How to be an attractive employer for young people
- Esther Riphagen
- 8 Jun 2023
- Edited 8 Jun 2023
- 3 min
- Managing and growing
You want to recruit young people, but you know they are critical in their choice of employer. If they do not like a company, they quickly leave. How do you make the younger generation want to (continue to) work for you? In this article, you will read what many young people find most important in their choice of job. And with which leadership style you can bind them to your company.
Important terms of employment for young people
There are 3 terms of employment that the youngest generation of workers between 15 and 25 years of age consider most important. Include the conditions in your job description or mention them in the job interview.
1. Help young people with their development
Help young people discover their talents and pay attention to their development. Many students do not know at the end of their studies what kind of job they want, says Angela Weghorst, owner of research agency TwinQ: Insights & Inspirations. She conducted research into what concerns young people. "Most people are simply good at the things they like most. That certainly applies to young people. If they know where they want to go, they are very driven." Help young people discover what they want to grow in and draw up a Personal Development Plan (in Dutch). See if subsidies are available and reduce the cost of training.
2. Free up budget for coaching
Support young people and offer financial support for coaching (in Dutch). In fact, 8 in 10 young people want a coach from their first day at work. "Young people crave guidance and personal attention, but often do not use a coach because they are not reimbursed for the costs ", explains Weghorst. "As an employer, you can also offer that coaching yourself. This prevents problems from arising or getting worse." 1 in 3 young people have mental complaints (in Dutch), such as stress or loneliness. This may be due to a difficult home situation or uncertainty about their own skills. So, create a budget for coaching. Use this budget of, say, €1,500 for a coaching programme, with which young people can work on their own development.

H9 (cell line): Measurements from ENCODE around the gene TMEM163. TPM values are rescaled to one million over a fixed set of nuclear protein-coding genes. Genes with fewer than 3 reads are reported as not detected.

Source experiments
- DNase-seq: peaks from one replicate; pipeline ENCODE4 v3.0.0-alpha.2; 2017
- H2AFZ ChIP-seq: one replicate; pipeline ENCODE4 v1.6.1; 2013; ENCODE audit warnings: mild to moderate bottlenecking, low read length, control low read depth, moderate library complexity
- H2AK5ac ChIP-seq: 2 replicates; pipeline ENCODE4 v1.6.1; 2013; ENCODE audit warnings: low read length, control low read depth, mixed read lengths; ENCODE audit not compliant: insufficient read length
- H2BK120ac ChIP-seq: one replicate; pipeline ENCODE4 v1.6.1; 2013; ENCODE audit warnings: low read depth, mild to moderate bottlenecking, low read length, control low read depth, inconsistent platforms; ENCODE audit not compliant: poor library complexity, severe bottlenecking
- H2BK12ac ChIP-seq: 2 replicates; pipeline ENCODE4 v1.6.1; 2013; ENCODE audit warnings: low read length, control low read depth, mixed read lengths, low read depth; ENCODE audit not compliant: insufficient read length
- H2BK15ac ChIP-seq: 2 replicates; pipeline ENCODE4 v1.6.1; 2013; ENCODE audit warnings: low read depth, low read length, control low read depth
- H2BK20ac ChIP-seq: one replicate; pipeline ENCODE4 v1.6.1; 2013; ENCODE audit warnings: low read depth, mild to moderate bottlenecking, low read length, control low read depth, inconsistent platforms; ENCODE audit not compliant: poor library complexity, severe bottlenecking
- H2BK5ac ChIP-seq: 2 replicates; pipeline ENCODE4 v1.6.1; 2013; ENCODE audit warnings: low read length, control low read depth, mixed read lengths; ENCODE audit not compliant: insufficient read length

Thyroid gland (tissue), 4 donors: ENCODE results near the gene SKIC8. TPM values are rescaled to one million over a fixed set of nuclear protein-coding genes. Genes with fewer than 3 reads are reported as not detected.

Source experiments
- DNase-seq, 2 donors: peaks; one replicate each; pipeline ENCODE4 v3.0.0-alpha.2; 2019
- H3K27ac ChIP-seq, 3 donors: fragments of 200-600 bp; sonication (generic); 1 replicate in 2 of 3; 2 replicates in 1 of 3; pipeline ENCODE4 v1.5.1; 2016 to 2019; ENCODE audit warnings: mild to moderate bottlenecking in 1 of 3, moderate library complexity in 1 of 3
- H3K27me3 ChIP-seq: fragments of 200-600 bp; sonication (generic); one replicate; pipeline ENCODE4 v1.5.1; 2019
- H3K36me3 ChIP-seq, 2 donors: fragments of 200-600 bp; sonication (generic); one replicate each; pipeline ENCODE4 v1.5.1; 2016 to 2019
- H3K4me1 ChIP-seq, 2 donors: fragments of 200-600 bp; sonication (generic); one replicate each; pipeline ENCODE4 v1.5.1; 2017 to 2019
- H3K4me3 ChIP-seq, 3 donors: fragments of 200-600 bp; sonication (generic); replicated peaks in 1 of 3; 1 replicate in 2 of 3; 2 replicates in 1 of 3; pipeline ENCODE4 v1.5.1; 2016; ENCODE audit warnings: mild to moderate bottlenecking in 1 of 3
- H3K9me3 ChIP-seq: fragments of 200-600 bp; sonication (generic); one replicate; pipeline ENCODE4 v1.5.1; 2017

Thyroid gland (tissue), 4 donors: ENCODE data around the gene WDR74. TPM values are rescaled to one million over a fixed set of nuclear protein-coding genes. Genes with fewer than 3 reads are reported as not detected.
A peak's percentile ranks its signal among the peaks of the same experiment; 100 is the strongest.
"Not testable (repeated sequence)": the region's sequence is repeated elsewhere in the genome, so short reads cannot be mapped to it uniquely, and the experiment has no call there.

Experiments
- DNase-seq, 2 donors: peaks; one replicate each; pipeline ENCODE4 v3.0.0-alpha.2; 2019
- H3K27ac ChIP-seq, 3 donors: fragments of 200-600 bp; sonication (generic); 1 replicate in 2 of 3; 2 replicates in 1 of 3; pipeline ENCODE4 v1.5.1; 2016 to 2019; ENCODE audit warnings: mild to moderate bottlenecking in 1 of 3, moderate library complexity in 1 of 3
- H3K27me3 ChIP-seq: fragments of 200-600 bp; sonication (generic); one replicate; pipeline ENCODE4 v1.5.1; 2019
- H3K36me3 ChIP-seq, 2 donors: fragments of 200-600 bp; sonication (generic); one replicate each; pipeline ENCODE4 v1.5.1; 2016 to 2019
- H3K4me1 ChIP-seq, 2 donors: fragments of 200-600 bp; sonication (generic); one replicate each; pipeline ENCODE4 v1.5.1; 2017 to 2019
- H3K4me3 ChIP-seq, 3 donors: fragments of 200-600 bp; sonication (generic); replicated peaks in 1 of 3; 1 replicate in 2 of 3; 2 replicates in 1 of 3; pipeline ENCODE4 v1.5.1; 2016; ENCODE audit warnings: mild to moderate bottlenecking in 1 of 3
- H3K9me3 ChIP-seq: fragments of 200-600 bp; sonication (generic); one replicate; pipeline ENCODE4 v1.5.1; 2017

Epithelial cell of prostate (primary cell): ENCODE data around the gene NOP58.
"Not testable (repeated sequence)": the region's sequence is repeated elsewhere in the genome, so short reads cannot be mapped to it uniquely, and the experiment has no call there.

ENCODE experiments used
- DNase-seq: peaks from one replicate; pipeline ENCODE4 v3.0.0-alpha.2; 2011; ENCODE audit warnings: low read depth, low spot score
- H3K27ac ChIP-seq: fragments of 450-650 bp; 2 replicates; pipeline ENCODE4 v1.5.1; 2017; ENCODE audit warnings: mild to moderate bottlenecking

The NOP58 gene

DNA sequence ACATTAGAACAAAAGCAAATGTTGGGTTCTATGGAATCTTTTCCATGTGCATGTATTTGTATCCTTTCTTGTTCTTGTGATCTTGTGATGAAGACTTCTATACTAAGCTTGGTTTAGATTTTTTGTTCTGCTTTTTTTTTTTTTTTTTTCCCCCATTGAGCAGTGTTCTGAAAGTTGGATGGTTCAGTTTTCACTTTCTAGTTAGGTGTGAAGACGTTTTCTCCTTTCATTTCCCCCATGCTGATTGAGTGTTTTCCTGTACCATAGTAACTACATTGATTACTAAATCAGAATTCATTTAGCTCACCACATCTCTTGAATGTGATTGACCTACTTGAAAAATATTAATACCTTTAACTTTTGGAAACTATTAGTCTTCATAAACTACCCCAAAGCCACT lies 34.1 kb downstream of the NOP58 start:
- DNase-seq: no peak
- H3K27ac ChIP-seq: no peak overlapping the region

3. Offer immediate financial security
Give young people good working conditions from the start, so they can make ends meet and have the freedom to build an adult life. "Young adults who start working want to have a place of their own," explains Weghorst. "But because of the housing shortage, renting or buying a house is incredibly expensive. Often they also have to pay off study debt."
By removing money worries (in Dutch) from your employees, you create a greater sense of loyalty. So, give younger employees the certainty of good terms of employment from the start, such as an annual contract or employer's certificate of satisfaction. If possible, help find affordable housing or contribute to paying off a student debt (in Dutch).
Check whether the salary you offer matches the average in the market, for instance through the Salary Compass (in Dutch) on Intermediair.nl. Ask your employees if they are satisfied with their income.
Managing young people
Adapt your management style to the wishes of the new generation. Many young people need freedom, honesty and the feeling that they can be themselves. Weghorst gives the following tips.
Involve young people in choices
Respond to young people's need for freedom. "Young people today are fairly insensitive to power. They do not want to just follow 'orders' because they have to." So, involve young people in the choices you make in your company. That way, you will get motivated employees (in Dutch).
Be honest and open
Make sure you are open and honest from the start towards employees and applicants. That way, you reduce the chances of a mismatch. "Young people immediately pierce through excuses. Or go looking for answers themselves. For example, a young applicant once asked about the divorce rate within a company. For him, that gave a picture of the workload (in Dutch). His reasoning was: 'If others are not happy here, then I do not want to be here'."
Focus on unique characteristics
Focus on someone's unique qualities (in Dutch) and do not be put off by any labels young people are given these days. Does an applicant talk about a particular label, such as ADHD or autism? Then tap into the associated talents. "People with adhd tend to be real doers, people with add tend to be very creative and someone with autism often works in a structured way," he says. It is striking that over 40% of young people feel 'different' because of these labels." Do not be guided by prejudice and give everyone a chance.